Sloog works in the same way as del.icio.us, Digg, and Magnolia with the only difference being that you are tagging and saving stuff in-world rather than tagging and saving web pages. What I particularly love about it is that you can use it as a research tool to find and share places of interest to you in-world as well as find out what’s popular.

On my journeys through Second Life I’ve been seeking out people and places who have an interest in accessibility but one thing that I’ve noticed is that while there are a few of us with an interest there isn’t enough promotion of accessibility in Second Life. Sloog is an ideal tool for doing this. By just simply tagging appropriate landmarks and places with “accessibility”, for example, you can add to the body of collective knowledge that is slowly accumulating. So if you come across people or places that are worth sharing with the community then tag for accessibility on Sloog.

Sloog is also a great tool if you find the SL viewer difficult to navigate. You can easily find a particular landmark either through your bookmarked places or by searching the Sloog website and then use the teleport function to go right to it. This means you bypass the laborious process of opening up the SL search panel, finding the right search tab, typing your search, then navigating to the one you want.This is really handy if you find the accessibility of the viewer hard and a great example of how something that wasn’t intended to be a tool to help access has in fact facilitated accessibility.

Sloog really is a very cool example of where the real world meets the second world, a Web 2.0 mashup delivered in Second Life giving rise to a whole new term: slashup.

To start using Sloog visit the Miso Miso headquarters in-world, to grab a sloog HUD, follow the easy to install instructions and away you go.

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AssitiveWare have published some excellent videos of people with disabilities accessing the web using various access technologies. Amongst them are a few gamers accessing in virtual worlds using a combination of assistive technologies to zap dragons and outwit the enemy.

In One Thumb to Rule (below) Mike Phillips, a gamer and freelance technology writer born with spinal muscular atrophy (SMA), explores the frontiers of accessibility, playing games such as World of Warcraft and Unreal Tournament 2004 with just his thumb, a proximity switch, a switch interface. Mike has very little capability to move aside from his thumb which is what he relies on to navigate through virtual worlds battling with dragons and soldiers. While he has restricted speech he has no such problem while on the web as he IM’s up to four people at a time, writes games reviews, is a digital artist and is writing his first novel. The video shows Mike showcasing all this and his assistive technologies at a conference.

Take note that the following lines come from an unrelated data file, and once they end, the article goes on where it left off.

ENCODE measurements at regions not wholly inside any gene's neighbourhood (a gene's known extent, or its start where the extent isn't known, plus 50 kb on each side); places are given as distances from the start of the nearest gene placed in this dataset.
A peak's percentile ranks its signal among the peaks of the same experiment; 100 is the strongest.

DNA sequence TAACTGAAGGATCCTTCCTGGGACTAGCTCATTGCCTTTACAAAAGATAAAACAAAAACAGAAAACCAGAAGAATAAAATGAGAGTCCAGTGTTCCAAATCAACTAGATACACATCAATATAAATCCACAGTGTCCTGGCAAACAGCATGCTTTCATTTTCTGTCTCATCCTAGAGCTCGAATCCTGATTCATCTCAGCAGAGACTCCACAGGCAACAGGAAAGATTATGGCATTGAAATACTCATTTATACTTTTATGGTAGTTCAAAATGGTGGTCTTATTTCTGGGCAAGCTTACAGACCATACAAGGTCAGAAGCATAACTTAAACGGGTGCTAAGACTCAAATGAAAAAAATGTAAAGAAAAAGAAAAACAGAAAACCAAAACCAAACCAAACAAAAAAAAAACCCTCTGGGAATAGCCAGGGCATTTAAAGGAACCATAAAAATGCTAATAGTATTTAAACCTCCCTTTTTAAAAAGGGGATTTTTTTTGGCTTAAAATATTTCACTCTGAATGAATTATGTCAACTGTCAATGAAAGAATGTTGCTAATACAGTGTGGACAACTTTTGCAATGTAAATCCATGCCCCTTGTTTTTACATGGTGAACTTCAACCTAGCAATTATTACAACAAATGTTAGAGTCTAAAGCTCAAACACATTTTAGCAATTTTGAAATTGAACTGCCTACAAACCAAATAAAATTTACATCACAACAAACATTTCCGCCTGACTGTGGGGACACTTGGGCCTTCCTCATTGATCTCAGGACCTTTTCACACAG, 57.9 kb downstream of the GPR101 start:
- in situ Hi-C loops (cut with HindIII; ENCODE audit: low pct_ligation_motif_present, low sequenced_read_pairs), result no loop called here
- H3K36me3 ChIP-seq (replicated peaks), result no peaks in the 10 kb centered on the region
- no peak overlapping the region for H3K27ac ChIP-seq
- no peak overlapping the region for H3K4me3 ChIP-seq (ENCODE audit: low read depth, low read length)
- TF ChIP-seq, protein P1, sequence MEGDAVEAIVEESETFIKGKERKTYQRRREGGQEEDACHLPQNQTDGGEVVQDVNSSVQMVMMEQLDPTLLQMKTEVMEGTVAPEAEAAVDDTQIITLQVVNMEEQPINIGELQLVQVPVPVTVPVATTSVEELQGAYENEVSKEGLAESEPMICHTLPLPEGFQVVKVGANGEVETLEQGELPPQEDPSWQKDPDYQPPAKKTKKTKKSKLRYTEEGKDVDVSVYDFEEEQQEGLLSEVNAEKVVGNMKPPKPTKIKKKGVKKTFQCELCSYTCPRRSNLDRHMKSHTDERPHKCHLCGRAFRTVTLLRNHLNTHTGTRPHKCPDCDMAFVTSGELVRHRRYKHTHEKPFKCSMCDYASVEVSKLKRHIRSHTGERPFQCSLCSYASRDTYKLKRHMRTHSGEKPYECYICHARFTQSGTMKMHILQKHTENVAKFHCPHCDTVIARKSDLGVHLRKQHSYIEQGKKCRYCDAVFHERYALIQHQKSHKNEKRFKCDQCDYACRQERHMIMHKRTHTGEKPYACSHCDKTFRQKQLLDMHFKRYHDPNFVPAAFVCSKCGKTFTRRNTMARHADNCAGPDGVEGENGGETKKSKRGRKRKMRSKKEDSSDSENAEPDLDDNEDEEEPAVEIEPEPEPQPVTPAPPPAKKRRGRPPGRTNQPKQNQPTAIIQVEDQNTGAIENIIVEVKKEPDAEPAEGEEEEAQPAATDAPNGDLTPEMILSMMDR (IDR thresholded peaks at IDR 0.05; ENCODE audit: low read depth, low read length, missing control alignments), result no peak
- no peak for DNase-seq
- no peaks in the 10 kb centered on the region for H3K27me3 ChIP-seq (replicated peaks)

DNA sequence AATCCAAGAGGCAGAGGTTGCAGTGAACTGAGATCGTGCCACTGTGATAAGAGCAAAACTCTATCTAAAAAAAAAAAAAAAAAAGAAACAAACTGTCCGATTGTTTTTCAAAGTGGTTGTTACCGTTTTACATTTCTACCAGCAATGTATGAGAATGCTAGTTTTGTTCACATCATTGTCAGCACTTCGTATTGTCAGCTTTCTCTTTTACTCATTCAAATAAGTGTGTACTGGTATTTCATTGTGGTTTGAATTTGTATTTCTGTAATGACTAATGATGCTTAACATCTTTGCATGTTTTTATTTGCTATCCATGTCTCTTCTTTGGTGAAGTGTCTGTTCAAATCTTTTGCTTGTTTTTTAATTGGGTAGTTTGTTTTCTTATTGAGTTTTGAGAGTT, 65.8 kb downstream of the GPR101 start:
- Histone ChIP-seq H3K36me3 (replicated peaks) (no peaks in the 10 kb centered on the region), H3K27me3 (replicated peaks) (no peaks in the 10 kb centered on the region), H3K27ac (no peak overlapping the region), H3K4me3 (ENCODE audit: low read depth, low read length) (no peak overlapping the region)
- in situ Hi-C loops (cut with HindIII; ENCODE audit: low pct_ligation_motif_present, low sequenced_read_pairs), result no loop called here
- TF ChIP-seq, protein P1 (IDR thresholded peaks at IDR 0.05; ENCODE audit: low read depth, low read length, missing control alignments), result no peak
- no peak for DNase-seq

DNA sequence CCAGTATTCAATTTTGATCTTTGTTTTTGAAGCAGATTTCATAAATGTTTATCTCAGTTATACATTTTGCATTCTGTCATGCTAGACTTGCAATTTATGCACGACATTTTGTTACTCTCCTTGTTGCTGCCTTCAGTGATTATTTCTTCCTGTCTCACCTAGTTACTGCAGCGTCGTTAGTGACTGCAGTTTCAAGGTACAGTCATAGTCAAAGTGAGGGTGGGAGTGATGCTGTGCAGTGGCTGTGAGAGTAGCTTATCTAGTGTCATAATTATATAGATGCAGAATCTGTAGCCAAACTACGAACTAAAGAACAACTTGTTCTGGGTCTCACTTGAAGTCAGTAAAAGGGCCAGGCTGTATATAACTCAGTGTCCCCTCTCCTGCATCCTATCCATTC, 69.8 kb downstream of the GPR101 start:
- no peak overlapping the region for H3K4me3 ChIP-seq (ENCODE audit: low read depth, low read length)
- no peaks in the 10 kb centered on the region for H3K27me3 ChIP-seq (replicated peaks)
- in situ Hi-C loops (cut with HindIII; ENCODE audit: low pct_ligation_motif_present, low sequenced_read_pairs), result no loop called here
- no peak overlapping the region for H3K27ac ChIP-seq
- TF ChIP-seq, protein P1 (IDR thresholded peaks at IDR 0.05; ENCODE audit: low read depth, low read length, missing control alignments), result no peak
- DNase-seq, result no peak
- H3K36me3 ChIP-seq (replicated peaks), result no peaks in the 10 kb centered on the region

This is just one of eleven fantastic videos showing how people with mobility problems can crack the web using just the keyboard and switches. Who needs a mouse to slay a dragon?

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Podcasts are getting ever more popular on the web and for good reason. They’re a portable easy way for many of us to keep up with what’s going on whilst on the move as well as a welcome alternative to wasting trees by printing things off to read on the train. Listening to podcasts from South by Southwest 2007 (SXSW), Web Axe and Equal Access to Software and information have provided a welcome distraction for me whilst wedged in between disgruntled commuters on the way home (and also a lot easier than reading a paper).

For many people it’s also their preferred format when sourcing information. When meeting with Hidden Differences last week, an organisation that represents people with cognitive and reading problems, they talked about how when canvassing a large organisation’s employees recently on their preferred format for internal communications around a third opted for audio. Interesting.

However for some of us listening to podcasts it is not an option. If you’re deaf, hard of hearing, deaf-blind, do not have a soundcard or speakers you’ll be locked out of content if it is only provided in audio format. Not only that so too will search engines. The guidance therefore, according to the Web Content Accessibility Guidelines, is to provide a transcript of what’s being said.

Getting a good quality text transcript is not always as easy as it seems though. Just published in the Web Access Centre I look at overcoming the challenge of podcast transcription.